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Double crisis: effects of a pandemic and economic crisis on Lebanon’s most vulnerable adolescents

Briefing/policy papers

Written by Nicola Jones

Hero image description: Syrian girl in Lebanon Image credit:Kate Holt/EU ECHO

Following the detection of the first Covid-19 cases in February 2020, the Government of Lebanon declared a state of ‘general mobilisation’, enforcing a night curfew, shutting down most public and private institutions, and closing the land and sea border crossing points and the Beirut Rafic Hariri International Airport. Educational institutions were also closed, exacerbating the challenges faced by young people in education who had already endured frequent interruptions to their schooling since October 2019 as a result of anti-government protests. In late April some measures were eased, and schools and educational institutions are expected to reopen in early June. While the number of confirmed cases is moderate (911 as of 18 May), this is likely in part due to low testing rates.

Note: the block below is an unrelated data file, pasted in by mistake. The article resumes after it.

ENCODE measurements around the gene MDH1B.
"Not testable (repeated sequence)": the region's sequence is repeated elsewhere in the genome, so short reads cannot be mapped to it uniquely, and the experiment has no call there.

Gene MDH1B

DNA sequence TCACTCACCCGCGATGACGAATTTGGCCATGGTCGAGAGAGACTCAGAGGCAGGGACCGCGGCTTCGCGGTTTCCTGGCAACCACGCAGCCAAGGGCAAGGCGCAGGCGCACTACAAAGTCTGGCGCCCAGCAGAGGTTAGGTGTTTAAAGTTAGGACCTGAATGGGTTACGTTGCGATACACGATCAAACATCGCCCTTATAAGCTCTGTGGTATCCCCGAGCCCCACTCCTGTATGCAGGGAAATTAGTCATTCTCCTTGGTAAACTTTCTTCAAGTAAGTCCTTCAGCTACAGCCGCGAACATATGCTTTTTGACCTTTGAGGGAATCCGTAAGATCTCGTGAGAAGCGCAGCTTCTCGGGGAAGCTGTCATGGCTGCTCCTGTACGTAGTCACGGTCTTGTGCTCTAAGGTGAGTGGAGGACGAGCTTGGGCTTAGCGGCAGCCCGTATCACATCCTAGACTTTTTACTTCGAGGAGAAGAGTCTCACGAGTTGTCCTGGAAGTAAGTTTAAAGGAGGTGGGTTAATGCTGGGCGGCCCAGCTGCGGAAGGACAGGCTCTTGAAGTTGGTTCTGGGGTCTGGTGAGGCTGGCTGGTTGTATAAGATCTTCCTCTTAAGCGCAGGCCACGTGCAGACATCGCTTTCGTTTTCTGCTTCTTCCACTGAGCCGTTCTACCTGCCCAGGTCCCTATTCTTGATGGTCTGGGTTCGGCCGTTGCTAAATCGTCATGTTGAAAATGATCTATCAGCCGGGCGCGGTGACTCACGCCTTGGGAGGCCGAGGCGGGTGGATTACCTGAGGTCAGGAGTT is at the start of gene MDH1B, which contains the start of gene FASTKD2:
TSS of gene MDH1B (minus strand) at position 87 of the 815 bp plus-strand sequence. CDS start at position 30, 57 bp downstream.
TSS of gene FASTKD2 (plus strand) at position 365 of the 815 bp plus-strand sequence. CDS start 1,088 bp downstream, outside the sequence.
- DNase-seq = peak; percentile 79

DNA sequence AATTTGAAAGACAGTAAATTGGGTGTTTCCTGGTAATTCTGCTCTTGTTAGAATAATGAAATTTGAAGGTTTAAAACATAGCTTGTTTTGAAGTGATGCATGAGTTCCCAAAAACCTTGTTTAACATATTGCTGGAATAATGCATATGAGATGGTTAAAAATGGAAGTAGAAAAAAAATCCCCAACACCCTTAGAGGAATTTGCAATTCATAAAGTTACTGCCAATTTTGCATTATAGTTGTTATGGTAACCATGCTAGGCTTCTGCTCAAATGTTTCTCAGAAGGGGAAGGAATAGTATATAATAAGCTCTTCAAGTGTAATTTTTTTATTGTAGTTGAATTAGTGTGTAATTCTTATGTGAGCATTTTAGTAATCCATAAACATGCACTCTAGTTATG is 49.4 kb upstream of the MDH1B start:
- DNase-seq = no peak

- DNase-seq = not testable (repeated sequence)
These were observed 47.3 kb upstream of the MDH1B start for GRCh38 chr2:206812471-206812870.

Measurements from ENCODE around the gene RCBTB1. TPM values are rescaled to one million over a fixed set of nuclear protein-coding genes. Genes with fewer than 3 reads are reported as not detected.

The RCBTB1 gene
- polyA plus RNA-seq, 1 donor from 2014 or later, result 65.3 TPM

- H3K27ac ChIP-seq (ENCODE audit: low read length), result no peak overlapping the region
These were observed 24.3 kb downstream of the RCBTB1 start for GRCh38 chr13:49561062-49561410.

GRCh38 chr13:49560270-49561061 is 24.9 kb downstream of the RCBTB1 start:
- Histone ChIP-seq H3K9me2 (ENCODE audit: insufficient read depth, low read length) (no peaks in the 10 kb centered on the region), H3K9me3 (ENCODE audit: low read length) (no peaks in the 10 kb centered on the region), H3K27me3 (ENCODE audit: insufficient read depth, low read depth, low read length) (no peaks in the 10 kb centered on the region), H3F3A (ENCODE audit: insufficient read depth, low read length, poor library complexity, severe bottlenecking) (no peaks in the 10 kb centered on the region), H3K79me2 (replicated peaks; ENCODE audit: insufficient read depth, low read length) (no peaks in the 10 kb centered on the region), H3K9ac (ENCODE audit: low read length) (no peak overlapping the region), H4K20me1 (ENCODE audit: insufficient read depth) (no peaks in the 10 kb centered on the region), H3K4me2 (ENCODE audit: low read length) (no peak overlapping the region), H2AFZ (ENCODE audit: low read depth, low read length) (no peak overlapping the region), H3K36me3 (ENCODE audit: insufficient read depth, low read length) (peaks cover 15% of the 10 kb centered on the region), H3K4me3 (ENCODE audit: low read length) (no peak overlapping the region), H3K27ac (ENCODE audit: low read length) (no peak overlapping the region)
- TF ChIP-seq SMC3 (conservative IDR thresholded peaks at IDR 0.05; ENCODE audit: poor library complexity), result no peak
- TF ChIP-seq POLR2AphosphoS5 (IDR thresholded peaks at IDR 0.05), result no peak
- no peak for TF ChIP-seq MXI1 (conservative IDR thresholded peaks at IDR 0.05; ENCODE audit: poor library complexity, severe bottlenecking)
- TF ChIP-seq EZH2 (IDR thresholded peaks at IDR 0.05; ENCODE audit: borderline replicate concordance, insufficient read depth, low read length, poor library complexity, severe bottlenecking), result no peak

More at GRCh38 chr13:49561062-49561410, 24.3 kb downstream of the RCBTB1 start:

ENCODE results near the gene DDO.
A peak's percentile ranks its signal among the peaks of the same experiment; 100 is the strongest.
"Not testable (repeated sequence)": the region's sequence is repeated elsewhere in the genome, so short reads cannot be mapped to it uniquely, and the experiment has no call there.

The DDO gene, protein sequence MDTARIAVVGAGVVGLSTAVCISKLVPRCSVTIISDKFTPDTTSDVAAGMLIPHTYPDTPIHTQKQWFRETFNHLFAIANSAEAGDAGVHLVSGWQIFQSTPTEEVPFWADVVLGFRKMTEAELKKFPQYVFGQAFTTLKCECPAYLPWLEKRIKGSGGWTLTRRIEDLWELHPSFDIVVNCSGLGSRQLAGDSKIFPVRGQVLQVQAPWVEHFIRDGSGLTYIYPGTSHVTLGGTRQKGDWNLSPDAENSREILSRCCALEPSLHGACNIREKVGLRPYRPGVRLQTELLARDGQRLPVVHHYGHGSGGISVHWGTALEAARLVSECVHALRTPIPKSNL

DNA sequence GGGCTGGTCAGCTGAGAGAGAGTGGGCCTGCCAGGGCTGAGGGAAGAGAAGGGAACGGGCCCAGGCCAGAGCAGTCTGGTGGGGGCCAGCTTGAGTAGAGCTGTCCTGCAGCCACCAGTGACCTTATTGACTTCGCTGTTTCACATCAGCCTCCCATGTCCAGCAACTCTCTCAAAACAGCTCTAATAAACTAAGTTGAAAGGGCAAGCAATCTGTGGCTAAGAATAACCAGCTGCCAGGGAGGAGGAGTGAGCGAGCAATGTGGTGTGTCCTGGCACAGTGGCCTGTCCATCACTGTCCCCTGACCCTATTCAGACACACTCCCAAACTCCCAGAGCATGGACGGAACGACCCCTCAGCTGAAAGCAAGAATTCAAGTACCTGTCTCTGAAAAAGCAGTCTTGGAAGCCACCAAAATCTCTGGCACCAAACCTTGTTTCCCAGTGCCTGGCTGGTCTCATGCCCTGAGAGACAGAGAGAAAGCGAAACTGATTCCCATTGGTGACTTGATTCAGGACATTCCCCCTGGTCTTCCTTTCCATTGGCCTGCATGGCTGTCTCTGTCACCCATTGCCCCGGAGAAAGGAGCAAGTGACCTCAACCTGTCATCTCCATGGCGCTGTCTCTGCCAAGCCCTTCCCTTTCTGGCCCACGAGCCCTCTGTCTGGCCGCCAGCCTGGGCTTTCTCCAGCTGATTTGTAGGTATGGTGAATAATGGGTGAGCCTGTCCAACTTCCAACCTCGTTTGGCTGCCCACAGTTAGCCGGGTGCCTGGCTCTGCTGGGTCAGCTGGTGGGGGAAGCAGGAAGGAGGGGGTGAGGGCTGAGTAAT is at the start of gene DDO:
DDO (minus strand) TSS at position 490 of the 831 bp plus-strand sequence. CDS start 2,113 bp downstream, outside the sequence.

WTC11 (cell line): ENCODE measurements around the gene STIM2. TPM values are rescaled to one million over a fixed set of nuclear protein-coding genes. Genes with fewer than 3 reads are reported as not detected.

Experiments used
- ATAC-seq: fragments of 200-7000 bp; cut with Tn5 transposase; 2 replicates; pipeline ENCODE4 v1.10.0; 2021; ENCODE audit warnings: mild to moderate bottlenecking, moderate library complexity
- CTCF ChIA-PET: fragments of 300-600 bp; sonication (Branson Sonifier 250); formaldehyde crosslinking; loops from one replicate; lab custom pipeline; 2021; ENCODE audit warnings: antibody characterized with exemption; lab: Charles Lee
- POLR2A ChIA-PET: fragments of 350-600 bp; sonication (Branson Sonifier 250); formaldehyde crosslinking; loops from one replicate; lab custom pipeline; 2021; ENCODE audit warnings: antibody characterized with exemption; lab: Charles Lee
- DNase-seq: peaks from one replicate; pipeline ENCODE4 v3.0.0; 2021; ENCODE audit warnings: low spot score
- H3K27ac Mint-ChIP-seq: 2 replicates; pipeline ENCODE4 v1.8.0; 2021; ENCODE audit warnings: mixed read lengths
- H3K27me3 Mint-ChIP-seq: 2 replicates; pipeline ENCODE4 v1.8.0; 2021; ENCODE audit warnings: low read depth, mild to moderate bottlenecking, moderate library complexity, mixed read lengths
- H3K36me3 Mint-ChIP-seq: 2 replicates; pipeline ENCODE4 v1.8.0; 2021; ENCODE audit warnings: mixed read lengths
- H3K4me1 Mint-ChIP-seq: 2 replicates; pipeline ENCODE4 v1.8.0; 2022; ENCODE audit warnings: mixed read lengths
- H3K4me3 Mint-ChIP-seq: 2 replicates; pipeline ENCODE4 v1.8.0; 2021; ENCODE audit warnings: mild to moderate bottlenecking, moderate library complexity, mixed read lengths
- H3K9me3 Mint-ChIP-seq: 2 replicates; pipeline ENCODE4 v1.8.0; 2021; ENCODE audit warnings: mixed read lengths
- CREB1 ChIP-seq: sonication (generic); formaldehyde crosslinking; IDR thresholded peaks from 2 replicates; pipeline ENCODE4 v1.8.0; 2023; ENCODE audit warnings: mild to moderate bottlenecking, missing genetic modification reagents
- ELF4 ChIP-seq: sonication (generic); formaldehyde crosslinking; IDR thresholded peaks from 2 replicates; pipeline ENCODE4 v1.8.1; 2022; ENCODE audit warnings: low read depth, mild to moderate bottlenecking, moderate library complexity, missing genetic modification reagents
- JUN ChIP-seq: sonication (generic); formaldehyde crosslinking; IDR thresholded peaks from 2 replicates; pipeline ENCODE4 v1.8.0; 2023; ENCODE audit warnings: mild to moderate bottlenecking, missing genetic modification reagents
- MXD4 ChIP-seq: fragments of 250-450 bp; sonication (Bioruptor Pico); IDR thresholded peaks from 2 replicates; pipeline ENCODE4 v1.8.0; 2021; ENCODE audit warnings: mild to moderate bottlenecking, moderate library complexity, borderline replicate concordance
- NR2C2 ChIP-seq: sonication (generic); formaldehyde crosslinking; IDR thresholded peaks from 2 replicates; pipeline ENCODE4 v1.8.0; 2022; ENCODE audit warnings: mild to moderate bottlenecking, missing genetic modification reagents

In Lebanon, the lockdown came amid nationwide protests against the deteriorating economic situation and rampant corruption and mismanagement of the ruling political class. Although the protests were interrupted by the lockdown, smaller rallies erupted in the country as a result of increasing poverty and the lack of social assistance available to people affected by the Covid-19 pandemic and the worsening economic crisis.

In response to growing calls to ensure that national and international responses to the Covid-19 situation are inclusive of all social groups, including refugee communities, and context-tailored, this policy brief draws on virtual qualitative interviews with vulnerable young people in Lebanon to better understand the compounded effects of the pandemic and the pre-existing economic and political crisis facing the country. It is part of a cross-country series designed to share emerging findings in real time from qualitative interviews with adolescents in the context of Covid-19. The young people involved are part of the Gender and Adolescence: Global Evidence (GAGE) programme’s longitudinal research in the Middle East, East Africa and South Asia. More specifically, this brief draws on data from 60 telephone conversations with vulnerable 15–19-year-old Syrian, Palestinian and Lebanese adolescent boys and girls, including married girls, held in April and May 2020.

Sally Youssef, Nicola Jones, Agnieszka Małachowska with Marcel Saleh